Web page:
To display a beautiful tooltip, add a field to the model Inputparameters. This is necessary in order to display these same parameters, as in a full-fledged code editor 🙂

Metadata model

From the server we receive data, approximately in the following form:

export interface MetaInfoModel {
  // название сущности
  Name: string;
  // описание
  Description: string;
  // возвращаемый тип значения
  Type: string;
  // список вложенных элементов
  Children: MetaInfoModel[];
  // входные параметры, если это метод
  InputParameters?: { [name: string]: string };

It follows from this model that we can have methods that are called with passing parameters or properties. Properties can be finite, which can be called separately, or can be a container for methods and other properties.

To use this tree more efficiently, you will need to map it into a flatter structure. We decompose it into the following components:

  1. completions: { [name: string]: CompletionModel[] } mapping – name: list of permutations. A list of substitutions is needed for duplicates so as not to overwrite each other. When extracting the values, we will filter by parent.
  2. completionsTree: { [name: string]: string[] } mapping parent: children. A tree laid out in a plane for easy search.
  3. roots: string[] – a list of root nodes that we will give back on a new entry.

By default, the method getCompletions spits out everything that it can, and the engine already filters by caption. But it filters among all registered completers. Thus, if you simply add the complector to the main ones, then a problem will arise. When showing prompts, ALL possible options will be shown at any given time. For example, we have a container class Webpi, and he has a method GetRoleById. Then from a new line it will be possible to write a method call GetRoleByIdthat is not right. There are two options:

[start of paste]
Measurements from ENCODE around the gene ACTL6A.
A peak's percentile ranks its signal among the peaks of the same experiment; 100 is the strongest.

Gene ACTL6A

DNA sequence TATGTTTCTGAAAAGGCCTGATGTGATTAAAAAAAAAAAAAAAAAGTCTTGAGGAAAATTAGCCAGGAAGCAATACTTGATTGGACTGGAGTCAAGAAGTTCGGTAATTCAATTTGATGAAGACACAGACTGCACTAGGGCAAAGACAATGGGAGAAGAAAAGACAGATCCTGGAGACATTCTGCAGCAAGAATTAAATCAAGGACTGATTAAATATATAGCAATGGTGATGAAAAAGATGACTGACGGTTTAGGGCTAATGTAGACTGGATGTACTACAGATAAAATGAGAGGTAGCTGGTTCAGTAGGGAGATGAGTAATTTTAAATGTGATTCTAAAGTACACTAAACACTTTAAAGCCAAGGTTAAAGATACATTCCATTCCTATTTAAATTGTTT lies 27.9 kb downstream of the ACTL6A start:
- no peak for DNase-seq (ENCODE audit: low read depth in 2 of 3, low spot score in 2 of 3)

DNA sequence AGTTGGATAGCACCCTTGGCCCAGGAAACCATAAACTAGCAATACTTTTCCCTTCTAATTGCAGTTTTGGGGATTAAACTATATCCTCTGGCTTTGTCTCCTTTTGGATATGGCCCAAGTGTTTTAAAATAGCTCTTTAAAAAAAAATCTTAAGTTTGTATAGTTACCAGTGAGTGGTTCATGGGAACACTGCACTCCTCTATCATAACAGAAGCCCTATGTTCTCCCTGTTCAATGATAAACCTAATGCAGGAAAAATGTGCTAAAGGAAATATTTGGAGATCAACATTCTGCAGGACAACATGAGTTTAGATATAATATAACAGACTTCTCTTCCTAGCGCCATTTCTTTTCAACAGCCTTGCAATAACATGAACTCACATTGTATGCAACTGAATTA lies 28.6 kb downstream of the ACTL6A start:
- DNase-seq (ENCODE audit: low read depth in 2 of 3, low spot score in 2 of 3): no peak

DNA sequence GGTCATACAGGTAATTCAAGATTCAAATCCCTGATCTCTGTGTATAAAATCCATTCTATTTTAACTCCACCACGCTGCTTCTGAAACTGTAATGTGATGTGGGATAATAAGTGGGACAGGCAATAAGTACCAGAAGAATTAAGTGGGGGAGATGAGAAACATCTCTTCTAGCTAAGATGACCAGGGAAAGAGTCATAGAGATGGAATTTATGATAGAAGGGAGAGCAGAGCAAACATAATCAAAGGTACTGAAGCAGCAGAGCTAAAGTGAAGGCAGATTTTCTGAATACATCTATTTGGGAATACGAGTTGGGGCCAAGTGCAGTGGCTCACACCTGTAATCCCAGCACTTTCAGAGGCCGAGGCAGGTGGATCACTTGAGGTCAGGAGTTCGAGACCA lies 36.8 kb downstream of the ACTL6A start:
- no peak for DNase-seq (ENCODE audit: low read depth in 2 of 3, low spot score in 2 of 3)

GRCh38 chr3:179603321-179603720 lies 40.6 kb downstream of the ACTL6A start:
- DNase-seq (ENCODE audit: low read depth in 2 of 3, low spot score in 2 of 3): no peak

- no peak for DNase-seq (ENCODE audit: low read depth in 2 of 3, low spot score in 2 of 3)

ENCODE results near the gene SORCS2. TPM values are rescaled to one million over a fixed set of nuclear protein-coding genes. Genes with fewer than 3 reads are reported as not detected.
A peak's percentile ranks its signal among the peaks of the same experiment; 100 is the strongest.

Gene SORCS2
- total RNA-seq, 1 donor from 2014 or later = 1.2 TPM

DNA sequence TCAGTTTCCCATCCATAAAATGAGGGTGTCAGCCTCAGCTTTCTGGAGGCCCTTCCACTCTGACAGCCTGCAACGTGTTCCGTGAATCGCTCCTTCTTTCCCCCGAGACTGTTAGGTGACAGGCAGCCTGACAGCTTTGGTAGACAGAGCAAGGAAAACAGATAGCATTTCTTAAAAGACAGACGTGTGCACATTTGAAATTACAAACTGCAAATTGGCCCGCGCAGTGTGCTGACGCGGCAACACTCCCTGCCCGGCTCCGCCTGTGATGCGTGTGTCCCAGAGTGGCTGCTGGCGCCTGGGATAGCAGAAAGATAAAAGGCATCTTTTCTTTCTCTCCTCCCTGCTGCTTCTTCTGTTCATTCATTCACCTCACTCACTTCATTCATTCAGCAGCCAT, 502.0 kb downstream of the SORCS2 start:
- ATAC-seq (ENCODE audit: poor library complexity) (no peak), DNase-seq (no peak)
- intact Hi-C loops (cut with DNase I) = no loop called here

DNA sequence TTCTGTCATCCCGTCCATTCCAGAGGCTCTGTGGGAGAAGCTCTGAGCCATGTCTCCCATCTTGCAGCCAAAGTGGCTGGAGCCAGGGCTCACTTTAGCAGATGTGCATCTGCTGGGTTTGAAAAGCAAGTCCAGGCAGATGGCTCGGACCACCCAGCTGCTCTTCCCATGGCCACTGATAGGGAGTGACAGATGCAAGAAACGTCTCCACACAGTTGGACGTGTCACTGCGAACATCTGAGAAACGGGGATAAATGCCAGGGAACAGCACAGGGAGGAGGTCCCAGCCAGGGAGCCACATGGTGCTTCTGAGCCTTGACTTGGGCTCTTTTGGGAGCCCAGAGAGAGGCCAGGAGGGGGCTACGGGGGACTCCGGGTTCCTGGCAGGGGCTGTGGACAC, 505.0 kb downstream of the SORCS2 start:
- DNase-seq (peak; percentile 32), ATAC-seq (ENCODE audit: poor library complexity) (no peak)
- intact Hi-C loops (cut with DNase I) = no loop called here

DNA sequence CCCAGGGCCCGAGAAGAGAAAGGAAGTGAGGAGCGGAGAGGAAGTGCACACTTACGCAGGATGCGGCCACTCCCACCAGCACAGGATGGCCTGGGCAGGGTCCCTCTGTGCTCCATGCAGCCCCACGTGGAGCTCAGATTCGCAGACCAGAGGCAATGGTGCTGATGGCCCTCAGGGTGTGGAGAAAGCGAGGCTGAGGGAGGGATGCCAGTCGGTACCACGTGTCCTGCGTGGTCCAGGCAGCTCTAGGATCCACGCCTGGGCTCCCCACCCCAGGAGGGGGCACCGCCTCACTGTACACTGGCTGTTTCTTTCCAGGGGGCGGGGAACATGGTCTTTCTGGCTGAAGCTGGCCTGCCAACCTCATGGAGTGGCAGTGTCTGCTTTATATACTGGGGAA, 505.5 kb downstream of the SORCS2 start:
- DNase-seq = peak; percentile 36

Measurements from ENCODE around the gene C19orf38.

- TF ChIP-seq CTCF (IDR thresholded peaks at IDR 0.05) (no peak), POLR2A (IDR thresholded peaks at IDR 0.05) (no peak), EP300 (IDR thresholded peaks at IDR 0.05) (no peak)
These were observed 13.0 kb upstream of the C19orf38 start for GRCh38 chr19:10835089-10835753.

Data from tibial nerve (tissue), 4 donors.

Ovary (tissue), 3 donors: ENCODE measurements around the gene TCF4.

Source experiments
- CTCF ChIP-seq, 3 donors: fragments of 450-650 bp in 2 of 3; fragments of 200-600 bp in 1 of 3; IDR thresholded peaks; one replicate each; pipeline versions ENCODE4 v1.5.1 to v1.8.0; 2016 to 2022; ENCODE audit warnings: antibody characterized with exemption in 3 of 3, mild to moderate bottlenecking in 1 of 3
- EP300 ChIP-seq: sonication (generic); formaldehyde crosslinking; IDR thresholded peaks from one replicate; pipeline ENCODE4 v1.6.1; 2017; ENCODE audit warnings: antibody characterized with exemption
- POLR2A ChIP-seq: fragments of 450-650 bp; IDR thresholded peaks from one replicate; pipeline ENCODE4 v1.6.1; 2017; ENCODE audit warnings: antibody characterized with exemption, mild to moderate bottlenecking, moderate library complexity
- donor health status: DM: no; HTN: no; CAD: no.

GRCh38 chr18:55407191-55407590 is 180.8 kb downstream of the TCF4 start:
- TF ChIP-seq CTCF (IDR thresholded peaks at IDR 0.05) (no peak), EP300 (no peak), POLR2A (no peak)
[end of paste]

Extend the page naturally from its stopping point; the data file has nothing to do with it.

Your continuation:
1. Insert full path (i.e. WebApi.GetRoleByIdinstead GetRoleById)
  2. Do not show nested nodes until it reaches them.

Also, it is necessary to manage prompts in our completer by default (so that when accessing through a point to Webpi it was impossible to add from the tips if. ) And determine what and at what point in time to show.

The algorithm is approximately the following. We determine whether the input is new (no access through a point):

  • If Yes – show top-level containers and hints by default.
  • If not, we’re looking for parents and using them we determine what to show next + we show text tips.